I cant really think of any funny story right now, just wanted to say that I am part of this too…probably giving comments from my whereabouts, which currently is Toliara, Madagascar. We have all the sun you dont have back in Sweden, trust me, my tan is lovely.

Just returned from an unpermuitted holiday on the east coast; the circumcision festival over there only takes place every seventh year and lets face it, I never miss an opportunity to dance. And malgach boys know how to dance! I will get you the facts later, right now I will just say that I stayed a couple of night in a tent and participated in the cleansing ritual, all traditional style and even attending a Jerry Marcoss concert. He is THE star right now in Mad and will be touring France soon, so keep a watch out there.

Dinner time, we are going for a pizza treat, our third night in a row!

Skatteverket

90371_accounting_7.jpgVar på “utbildning” hos skatteverket idag. Eller kanske man ska säga föreläsning. Såg att de gjorde reklam för dessa när jag var och besökte dem i veckan, och det visade sig att de gör flera olika utbildningar.

Den jag var på var den första i ledet, som handlar om just eget företagande. Det finns även en fortsättning som riktar sig till personer som nylingen startat upp företag, men redan har lite erfarenhet med det. Sen finns det också en om moms vid gränshandel, och en om bokföring, om jag förstod det rätt.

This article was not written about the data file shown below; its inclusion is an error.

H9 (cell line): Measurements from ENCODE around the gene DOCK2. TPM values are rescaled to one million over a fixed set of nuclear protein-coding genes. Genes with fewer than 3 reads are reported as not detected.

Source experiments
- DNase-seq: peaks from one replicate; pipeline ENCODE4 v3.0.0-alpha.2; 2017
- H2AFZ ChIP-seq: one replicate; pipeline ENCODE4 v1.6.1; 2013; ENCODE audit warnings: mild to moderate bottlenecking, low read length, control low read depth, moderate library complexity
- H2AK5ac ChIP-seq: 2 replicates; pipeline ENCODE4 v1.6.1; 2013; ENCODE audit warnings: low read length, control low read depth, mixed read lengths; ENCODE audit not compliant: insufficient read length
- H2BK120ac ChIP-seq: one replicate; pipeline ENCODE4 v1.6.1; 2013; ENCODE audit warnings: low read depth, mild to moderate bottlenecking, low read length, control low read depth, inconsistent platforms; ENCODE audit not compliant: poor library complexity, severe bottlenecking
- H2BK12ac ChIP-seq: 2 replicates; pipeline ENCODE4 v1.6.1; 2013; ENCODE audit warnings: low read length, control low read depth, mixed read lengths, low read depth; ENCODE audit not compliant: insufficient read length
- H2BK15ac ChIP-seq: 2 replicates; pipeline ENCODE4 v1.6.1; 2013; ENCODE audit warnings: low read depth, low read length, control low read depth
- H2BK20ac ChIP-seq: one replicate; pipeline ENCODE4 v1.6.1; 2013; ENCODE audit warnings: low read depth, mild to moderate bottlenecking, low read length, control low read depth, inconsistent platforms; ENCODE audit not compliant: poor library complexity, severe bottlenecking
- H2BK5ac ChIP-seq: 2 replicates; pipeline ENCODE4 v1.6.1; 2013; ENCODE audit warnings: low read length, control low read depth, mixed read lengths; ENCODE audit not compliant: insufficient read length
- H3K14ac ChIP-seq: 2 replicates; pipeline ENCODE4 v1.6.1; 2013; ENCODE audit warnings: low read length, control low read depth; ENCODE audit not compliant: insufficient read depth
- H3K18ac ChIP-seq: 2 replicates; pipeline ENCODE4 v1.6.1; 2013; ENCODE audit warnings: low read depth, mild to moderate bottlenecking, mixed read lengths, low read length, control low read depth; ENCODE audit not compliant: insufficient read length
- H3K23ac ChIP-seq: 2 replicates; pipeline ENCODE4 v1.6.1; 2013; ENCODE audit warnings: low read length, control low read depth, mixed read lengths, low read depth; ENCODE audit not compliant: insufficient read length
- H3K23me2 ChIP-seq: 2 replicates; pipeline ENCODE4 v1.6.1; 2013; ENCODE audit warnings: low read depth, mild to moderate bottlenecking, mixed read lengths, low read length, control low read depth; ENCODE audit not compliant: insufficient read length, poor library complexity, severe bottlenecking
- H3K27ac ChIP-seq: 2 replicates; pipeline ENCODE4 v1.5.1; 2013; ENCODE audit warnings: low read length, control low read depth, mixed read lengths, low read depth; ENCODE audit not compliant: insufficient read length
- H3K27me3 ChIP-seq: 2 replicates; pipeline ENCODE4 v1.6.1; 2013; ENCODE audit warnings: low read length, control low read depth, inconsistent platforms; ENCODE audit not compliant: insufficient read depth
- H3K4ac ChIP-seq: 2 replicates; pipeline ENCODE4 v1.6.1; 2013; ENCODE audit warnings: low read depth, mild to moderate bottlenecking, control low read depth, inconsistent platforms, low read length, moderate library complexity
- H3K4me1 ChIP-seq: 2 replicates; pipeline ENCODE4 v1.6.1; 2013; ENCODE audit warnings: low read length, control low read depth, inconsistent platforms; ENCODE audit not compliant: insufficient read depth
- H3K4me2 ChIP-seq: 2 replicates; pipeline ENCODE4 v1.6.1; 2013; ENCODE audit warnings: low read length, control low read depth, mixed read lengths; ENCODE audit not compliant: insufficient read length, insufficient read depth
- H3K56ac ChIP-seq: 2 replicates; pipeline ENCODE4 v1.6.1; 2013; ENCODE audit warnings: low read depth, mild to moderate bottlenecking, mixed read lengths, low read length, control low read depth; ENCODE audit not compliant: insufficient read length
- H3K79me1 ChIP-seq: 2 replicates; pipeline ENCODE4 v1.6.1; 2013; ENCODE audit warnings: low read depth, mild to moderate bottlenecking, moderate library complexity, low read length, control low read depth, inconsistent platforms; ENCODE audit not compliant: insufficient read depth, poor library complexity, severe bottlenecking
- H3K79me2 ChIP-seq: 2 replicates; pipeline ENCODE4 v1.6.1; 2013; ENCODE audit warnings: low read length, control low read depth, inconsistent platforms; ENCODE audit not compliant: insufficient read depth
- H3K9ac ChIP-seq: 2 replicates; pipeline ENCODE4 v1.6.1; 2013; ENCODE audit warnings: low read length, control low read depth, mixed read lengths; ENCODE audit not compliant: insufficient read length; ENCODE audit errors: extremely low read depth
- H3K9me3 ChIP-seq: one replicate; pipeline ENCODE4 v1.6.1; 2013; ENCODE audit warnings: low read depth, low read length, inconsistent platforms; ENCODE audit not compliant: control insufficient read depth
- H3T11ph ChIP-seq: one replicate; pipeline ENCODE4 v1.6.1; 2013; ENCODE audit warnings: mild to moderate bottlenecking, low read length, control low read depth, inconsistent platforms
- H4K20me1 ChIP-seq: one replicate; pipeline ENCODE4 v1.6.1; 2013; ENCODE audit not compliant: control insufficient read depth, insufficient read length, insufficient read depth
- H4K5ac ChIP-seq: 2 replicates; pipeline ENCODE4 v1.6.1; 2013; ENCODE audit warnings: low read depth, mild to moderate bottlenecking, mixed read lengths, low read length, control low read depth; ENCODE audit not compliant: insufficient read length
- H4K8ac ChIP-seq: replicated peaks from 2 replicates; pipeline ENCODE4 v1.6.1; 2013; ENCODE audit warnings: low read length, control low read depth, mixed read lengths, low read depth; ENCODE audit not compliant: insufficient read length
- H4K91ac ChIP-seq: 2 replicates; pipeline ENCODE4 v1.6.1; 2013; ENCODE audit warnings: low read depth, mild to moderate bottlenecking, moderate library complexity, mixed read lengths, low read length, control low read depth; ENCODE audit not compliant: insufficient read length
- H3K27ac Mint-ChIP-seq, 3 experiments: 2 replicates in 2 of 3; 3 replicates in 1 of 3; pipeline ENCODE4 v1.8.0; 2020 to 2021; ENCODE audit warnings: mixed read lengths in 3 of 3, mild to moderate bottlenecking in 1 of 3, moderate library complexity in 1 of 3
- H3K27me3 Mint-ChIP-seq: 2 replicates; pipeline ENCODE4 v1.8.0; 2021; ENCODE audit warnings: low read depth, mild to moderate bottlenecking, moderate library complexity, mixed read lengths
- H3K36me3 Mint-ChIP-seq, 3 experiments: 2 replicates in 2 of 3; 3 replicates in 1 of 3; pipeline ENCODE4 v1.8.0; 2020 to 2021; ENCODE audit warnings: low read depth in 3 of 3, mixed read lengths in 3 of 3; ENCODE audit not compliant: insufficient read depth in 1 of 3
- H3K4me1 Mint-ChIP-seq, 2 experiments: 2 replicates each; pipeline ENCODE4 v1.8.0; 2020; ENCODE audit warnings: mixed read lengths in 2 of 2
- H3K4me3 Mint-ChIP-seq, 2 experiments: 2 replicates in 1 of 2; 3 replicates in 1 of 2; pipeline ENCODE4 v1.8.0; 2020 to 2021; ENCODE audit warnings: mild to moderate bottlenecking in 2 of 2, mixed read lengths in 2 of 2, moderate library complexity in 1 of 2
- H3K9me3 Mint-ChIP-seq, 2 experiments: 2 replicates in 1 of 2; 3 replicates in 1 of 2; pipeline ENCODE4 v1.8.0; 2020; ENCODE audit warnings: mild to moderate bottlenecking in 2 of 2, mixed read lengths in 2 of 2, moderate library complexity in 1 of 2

Måste säga att jag blev imponerad. Föreläsaren var rolig och man förstod det mesta, samtidigt som det var en trevlig och öppen atmosfär. Lite bättre än när man besöker eller prata med dem i telefon. Det hela varade i 3 timmar, och jag ska lätt se till att gå på alla sådana som finns. Informativt och bra, skatter är en sädan sak man kan för lite om för ens eget bästa.

J & K målerifirman – lite billigare, lite sämre

Hjälpte idag Jorge att tapetsera och måla om sin lägenhet. Efter att vi pratat om det under en väldig lång tid. Det hela var väldigt trevligt, och jag kan lätt tänka mig göra något sådant oftare. Har alltid haft drömmen att syssla med ‘skapande’ arbete, som att jobba som byggare. Vem vet, kanske en vacker dag.

Tills dess kan man kontakta mig eller Jorge om man är intresserad av vår ‘expertis’. Vi har en alternativ slogan också: – som svartarbete, fast vitt.

Så det så.

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Är vi inte snygga? Till och med med olikfärgade arbetskepsar!

Projektet ‘öka antalet danska studenter’ är igång

Som det ofta gör så händer det saker i livet. Jag har nyligen fått klartecken att det projekt angående närvaron av danska studenter på Campus, som jag varit involverad de senaste tiden, kommer att bli av. Detta innebär en relativ hektisk period framför mig nu, men också en väldig lärorik.